Historical View of Fundraising Consultants

Great overview from Penelope Cagney

Every year at the Association of Fundraising Professionals conference, dozens of consultants and vendors exhibit their services and wares in the conference marketplace. Some have been doing this for decades. But this year, at the conference in Vancouver, many of the exhibitors were of a far more recent vintage, well equipped to help and advise charities that use social media and other technology to raise money.

As professions mature, they have to change with the times, adapting to confront new needs and realities. But it’s a good idea every now and then to look back at our origins, remind ourselves of the spark that led to a whole new line of work, and look how far we’ve come.

Management and fundraising consultants originated around the same time and placein the late 1800s in Michigan.

Early management consultants came from engineering and science. The first known one was Frederick Taylor, who helped Henry Ford develop the assembly line in Detroit.

The first fundraising consultants came from public relations and journalism, helping create the campaign model of fundraising at the YMCA in Grand Rapids.

In the decades that followed, consultants from time to time tried to expand their area of expertise. But in a speech at a staff conference in 1977, Marts & Lundy fundraising consultant Melvin Brewer cautioned his audience not to stray too far from their origins:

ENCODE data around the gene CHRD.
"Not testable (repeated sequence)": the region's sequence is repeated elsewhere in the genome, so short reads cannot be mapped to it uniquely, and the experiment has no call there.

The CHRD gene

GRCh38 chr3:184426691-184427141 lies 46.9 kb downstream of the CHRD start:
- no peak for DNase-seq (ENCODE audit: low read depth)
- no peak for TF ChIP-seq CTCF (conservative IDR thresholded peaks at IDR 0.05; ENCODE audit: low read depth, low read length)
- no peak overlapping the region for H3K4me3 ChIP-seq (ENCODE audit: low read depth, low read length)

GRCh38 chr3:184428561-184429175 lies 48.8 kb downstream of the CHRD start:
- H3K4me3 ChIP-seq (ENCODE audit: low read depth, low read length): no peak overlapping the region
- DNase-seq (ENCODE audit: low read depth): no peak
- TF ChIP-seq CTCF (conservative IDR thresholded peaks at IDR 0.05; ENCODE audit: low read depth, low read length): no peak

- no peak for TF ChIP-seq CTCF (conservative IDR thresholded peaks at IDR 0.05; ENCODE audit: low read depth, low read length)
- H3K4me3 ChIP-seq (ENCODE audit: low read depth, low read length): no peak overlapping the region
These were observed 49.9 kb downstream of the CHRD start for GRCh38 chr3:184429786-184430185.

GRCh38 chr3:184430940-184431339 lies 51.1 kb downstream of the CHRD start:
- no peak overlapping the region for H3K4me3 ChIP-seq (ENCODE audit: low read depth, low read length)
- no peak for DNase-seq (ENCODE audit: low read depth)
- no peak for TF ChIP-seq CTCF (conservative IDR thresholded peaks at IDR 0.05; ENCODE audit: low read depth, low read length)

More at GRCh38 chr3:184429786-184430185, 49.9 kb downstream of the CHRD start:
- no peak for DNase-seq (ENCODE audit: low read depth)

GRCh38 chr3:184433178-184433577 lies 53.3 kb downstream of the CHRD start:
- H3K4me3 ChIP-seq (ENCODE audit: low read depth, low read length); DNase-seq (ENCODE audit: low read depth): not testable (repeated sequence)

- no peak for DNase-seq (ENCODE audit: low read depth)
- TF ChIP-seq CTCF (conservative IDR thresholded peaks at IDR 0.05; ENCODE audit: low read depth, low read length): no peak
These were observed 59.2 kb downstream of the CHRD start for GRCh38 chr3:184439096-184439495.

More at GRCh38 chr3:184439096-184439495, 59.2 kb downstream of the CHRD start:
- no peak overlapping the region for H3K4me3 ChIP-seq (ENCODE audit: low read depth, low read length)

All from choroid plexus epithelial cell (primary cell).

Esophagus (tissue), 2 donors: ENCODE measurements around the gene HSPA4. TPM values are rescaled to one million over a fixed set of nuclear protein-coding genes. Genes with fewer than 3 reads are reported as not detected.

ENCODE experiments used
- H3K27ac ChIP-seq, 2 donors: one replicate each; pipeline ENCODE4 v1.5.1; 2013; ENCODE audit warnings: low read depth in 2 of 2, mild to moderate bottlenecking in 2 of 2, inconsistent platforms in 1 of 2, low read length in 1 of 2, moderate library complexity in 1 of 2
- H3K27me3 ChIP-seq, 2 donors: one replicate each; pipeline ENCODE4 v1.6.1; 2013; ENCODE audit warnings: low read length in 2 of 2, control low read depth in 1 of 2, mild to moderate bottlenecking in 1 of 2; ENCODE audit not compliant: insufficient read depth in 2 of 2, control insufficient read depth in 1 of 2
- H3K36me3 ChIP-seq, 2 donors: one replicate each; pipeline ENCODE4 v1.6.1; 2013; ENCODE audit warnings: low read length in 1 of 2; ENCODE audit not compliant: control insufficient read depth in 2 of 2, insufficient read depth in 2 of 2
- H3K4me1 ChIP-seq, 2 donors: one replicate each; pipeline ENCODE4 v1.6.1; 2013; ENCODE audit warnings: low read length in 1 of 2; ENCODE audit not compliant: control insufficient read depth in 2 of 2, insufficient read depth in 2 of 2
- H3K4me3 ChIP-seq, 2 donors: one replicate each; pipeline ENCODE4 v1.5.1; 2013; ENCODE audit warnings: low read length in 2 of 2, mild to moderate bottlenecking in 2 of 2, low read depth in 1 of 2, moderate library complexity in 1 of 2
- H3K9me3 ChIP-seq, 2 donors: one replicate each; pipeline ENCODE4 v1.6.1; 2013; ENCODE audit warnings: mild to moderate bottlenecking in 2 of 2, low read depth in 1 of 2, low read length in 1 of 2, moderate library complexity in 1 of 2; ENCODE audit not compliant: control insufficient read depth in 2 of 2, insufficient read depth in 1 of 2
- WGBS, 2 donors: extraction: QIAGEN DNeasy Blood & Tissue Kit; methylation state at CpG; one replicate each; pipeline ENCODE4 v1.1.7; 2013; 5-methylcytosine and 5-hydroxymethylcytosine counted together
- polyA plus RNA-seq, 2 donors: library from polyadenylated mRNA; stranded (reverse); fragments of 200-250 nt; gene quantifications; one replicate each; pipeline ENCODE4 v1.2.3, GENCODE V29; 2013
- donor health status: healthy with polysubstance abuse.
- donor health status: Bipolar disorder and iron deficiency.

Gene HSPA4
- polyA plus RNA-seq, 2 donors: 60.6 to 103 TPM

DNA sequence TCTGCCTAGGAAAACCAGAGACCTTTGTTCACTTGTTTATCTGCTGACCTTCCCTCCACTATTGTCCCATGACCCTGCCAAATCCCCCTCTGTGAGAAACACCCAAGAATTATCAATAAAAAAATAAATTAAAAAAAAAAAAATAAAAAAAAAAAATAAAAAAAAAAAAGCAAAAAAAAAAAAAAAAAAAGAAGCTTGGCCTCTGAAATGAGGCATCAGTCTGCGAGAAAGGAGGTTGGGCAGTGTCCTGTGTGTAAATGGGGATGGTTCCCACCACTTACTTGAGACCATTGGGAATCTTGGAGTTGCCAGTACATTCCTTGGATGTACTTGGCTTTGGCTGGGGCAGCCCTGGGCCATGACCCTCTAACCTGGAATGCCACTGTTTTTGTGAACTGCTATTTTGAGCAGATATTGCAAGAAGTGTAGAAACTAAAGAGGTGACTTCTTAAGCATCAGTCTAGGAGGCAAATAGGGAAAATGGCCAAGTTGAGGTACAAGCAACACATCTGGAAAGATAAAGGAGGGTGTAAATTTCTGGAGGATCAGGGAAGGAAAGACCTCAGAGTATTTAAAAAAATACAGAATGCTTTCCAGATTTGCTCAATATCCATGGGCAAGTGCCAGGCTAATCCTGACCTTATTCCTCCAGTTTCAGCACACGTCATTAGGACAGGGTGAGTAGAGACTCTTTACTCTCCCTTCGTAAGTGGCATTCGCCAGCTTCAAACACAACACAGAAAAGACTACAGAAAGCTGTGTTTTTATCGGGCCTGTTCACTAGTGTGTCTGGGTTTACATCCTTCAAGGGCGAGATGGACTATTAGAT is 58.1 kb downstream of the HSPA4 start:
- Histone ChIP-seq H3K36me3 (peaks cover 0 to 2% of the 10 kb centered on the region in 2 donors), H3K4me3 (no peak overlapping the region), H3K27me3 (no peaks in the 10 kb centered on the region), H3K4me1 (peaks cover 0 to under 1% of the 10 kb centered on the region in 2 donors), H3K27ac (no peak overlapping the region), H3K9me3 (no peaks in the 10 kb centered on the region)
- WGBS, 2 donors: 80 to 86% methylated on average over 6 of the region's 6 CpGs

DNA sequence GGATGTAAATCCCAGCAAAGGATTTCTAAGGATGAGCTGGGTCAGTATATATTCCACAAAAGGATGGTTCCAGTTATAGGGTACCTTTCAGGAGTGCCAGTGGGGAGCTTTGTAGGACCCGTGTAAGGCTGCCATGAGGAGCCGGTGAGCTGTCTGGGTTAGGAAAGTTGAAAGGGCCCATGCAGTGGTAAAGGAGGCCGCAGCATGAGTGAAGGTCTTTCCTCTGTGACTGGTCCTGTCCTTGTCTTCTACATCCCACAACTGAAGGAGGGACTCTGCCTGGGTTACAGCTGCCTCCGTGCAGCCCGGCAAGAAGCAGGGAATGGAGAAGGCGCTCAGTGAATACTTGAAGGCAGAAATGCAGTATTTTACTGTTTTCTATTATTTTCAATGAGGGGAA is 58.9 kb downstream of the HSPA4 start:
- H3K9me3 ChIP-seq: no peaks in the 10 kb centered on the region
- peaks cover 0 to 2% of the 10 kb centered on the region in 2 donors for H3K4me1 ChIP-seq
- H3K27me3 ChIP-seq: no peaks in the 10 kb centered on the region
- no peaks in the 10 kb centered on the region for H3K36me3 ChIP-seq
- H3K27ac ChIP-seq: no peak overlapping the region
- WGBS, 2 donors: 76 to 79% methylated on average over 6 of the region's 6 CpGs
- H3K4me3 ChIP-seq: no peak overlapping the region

“Through the years, we have effectively resisted the temptation to get into fields that were not really within our competency—business management of philanthropic agencies, student-recruitment programs, computer-programming counsel, mail advertising, etc. Early in the firm’s history, when it did attempt such kinds of business-getters, the results were less than satisfactory.”

Thirty-five years later, much has changed: Fundraising consultants have realized the difficulty of raising support for troubled organizations. Poor management or governance is often at the root of fundraising problems, and expanding services to help clients improve in other areas can mean success for clients and growth for the consulting firms.

How has your consulting work changed over the years?

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About Gary Coiro

Nonprofit & Church Leader Nonprofit Leader and Consultant since 2004, following 15 years as a pastor. Competencies include board development, fundraising, staff development and management, strategic planning, church work, Bible teaching, and capital campaigns. Currently consulting and serving on the Church Ministries Management Team for a large multi-cultural evangelical church.
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One Response to Historical View of Fundraising Consultants

  1. Hi Gary,
    Your point about good governance as essential to fundraising success is a point that I make over and over again in my work with faith-based nonprofits. In fact, I tell boards and CEOs that the most valuable gift that the board — corporately and as individuals — gives the organization is good governance. This isn’t what most CEOs want to hear. They’d rather have the outside expert give the board a swift kick to their wallets. But I don’t care how much board members give and/or get if they’re letting governance slide. It’s the board’s job to ensure that the organization is gift-worthy, and that begins and ends with good governance.

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